DISCUSSION

Typical neurodevelopment is a highly complex process with many different cellular changes occurring over many timescales (Tau & Peterson, 2010). Characterization of these trajectories is key if we are to understand the developmental origins of complex human behaviors as well as neurological and cognitive pathology. In the present study, we used magnetoencephalographic measurements of power spectral density (PSD) and functional connectivity (FC) to characterize developmental trajectories as measured by this powerful technique. Our sample is the largest currently available, placing us in a unique position to conduct a well-powered foundational study. Our results replicate and extend the previously reported negative relationship between theta band PSD and age, and add to the weight of evidence that higher frequency bands (beta and gamma) exhibit globally reversed correlation coefficients compared with slow-wave oscillatory power. Our calculation of weighted phase lag index (wPLI) revealed spatially different topologies for the strongest connections within each frequency band, with alpha wPLI, for example, characteristically marked by dense occipito-occipito connections. Moreover, node strength, based upon measurement of wPLI, was found to exhibit complex relations with age in a regional and frequency-specific manner, a pattern mirrored in measurements of global efficiency.

Power Spectral Density: Replication and Novelty

The finding of a negative relationship between theta band PSD and age has been reported widely (Miskovic et al., 2015; Rodriguez-Martinez et al., 2015; Smit et al., 2012; Whitford et al., 2007). Three studies, to the authors’ knowledge, have reported age-related increases in PSD in higher frequencies, and our results buttress these findings (Benninger et al., 1984; Clarke et al., 2001; Perone et al., 2018). We report, for the first time, frontal decreases and occipital, parietal, and temporal increases in alpha band PSD with age (Figure 4B). Whitford et al. (2007) argued the physiological basis of PSD is linked to cortical volume, as the team found similar relations between age and PSD and age and cortical volume. While our current results preclude direct comment on this claim, our findings revealing PSD to be both positively and negatively correlated with age in the alpha band suggests a more complex relationship. Whitford et al. used voxel-based morphometry to derive measures of cortical volume. Although this technique has been used extensively, a more detailed approach is to measure different properties of the cortex as opposed to volume, such as cortical thickness, local gyrification, and surface area, and to make inferences on microstructural properties such as myelination (Geades et al., 2016). These measures have different developmental trajectories (Winkler et al., 2010) and relate nontrivially to one another. It would therefore be pertinent for future studies to investigate the relationship between these more detailed measurements of cortical structure and PSD.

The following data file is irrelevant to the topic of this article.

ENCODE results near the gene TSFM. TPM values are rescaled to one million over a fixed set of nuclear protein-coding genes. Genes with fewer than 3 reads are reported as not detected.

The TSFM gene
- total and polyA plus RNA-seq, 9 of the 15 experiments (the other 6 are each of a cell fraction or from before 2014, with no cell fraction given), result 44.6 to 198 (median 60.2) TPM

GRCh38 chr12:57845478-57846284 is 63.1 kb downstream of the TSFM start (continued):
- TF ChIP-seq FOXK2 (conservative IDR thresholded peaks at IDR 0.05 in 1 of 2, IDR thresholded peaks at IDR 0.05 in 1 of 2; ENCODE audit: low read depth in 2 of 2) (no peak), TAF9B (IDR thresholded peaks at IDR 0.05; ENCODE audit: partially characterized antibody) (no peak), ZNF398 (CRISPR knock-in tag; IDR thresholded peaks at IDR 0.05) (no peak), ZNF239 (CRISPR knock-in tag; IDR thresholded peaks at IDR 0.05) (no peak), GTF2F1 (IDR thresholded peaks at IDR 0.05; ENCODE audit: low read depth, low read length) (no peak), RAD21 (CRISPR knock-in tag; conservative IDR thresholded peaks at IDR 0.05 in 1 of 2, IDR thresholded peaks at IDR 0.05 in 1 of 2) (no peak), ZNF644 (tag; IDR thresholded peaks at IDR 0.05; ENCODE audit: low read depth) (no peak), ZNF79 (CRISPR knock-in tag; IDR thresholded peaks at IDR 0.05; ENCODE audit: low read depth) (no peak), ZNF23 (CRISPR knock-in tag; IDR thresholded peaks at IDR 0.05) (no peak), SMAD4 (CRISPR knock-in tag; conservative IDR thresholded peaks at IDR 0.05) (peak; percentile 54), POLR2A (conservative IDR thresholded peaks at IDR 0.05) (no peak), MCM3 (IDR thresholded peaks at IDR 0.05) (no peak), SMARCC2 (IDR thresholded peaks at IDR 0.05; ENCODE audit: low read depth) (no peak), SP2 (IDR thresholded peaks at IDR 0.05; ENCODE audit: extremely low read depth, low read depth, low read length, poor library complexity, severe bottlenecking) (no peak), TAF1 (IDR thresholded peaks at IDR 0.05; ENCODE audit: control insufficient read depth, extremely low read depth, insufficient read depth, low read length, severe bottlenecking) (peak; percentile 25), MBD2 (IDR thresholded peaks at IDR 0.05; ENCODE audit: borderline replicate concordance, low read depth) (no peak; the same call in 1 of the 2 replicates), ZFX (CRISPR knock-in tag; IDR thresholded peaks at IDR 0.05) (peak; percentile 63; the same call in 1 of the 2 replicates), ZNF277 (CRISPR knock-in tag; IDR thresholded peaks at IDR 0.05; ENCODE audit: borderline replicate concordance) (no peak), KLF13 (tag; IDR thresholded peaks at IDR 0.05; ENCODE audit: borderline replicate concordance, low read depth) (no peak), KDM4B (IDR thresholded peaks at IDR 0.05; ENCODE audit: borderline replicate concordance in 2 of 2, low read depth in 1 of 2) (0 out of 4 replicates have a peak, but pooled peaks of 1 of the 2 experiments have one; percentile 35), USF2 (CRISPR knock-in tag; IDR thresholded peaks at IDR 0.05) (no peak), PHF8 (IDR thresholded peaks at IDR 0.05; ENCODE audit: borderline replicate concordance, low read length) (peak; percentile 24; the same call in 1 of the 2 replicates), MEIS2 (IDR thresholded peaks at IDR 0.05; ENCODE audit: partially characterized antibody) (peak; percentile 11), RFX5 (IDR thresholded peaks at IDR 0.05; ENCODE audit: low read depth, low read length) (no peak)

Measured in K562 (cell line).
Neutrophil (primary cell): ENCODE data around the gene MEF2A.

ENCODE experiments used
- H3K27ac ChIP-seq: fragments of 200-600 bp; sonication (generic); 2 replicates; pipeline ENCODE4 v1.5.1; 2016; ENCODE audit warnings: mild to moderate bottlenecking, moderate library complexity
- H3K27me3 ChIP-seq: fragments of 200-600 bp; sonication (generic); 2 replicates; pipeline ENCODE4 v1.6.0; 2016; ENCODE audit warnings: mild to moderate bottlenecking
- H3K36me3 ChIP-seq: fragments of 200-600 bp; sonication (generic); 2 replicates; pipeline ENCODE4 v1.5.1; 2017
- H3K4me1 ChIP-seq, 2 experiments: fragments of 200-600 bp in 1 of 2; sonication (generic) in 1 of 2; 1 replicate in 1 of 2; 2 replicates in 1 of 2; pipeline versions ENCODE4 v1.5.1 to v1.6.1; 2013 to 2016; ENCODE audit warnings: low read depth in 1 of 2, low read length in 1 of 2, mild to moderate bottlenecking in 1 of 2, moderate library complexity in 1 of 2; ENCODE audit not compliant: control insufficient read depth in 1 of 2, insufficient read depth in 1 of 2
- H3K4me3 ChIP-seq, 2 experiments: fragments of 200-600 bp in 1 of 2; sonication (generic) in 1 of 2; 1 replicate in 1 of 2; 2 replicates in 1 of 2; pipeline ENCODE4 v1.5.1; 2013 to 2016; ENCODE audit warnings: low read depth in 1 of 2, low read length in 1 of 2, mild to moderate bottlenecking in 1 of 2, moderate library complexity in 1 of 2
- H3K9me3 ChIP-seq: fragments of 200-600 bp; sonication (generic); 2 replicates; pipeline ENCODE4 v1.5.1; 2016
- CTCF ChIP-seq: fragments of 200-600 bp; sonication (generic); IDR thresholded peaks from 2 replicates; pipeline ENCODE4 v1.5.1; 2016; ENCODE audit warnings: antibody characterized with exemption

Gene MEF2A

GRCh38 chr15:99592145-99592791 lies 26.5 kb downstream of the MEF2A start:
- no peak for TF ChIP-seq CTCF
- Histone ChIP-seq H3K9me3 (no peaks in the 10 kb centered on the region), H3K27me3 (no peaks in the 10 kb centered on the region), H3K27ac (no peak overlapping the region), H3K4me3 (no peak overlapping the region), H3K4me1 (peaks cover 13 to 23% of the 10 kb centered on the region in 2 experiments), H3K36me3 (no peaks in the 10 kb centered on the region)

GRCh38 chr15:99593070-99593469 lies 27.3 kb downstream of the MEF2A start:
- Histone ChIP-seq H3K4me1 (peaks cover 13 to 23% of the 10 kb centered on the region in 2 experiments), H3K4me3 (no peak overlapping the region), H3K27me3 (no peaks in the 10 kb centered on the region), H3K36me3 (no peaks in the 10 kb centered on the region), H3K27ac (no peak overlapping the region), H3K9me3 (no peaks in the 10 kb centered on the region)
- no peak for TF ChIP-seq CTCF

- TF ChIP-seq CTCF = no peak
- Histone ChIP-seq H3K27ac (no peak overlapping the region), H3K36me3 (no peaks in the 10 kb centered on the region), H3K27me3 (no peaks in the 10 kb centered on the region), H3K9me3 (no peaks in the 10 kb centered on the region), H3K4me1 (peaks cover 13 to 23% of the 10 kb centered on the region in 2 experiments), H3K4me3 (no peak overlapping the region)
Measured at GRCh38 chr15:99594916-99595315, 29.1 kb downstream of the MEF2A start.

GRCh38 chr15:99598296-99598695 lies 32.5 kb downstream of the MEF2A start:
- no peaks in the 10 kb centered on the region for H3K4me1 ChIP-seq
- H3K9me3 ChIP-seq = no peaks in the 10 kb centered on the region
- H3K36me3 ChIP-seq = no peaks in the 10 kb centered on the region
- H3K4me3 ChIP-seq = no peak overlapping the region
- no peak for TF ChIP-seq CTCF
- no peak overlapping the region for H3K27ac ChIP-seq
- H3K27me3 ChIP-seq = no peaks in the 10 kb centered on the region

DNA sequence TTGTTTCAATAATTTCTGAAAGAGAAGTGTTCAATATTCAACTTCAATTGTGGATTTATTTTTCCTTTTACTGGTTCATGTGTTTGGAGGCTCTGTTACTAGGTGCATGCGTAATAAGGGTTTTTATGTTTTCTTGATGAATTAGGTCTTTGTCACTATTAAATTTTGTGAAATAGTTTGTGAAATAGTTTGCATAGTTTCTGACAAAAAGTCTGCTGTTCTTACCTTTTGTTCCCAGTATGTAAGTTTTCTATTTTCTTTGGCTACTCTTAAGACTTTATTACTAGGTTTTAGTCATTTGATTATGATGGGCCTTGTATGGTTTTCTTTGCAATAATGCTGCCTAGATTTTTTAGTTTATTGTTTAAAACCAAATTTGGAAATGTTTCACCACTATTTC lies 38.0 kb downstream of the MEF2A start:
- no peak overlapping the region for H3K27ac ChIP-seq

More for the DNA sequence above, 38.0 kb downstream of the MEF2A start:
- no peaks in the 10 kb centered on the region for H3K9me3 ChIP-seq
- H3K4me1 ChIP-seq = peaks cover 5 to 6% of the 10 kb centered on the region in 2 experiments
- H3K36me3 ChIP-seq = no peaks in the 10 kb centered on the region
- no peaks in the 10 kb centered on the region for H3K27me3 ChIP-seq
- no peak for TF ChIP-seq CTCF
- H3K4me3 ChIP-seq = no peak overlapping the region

Grand-Average wPLI: Insights from Gamma Band Asymmetry

Figure 1 plots the grand-averaged wPLI, collapsing across age groups. Taking the strongest 95% of connections, striking symmetry is seen in the theta, alpha, and beta bands. This is in contrast to the profound asymmetry seen in the gamma band. This asymmetry is biased toward the left hemisphere with many within-hemisphere connections. Gamma frequency oscillations are produced in superficial cortical layers (Buffalo, Fries, Landman, Buschman, & Desimone, 2011) and are therefore considered to be primarily associated with local communication. The left hemisphere has been found to be biased toward within-hemisphere connections (Gotts et al., 2013), whereas the right hemisphere shows no such bias. This may underlie the asymmetry in the group-averaged gamma band plots.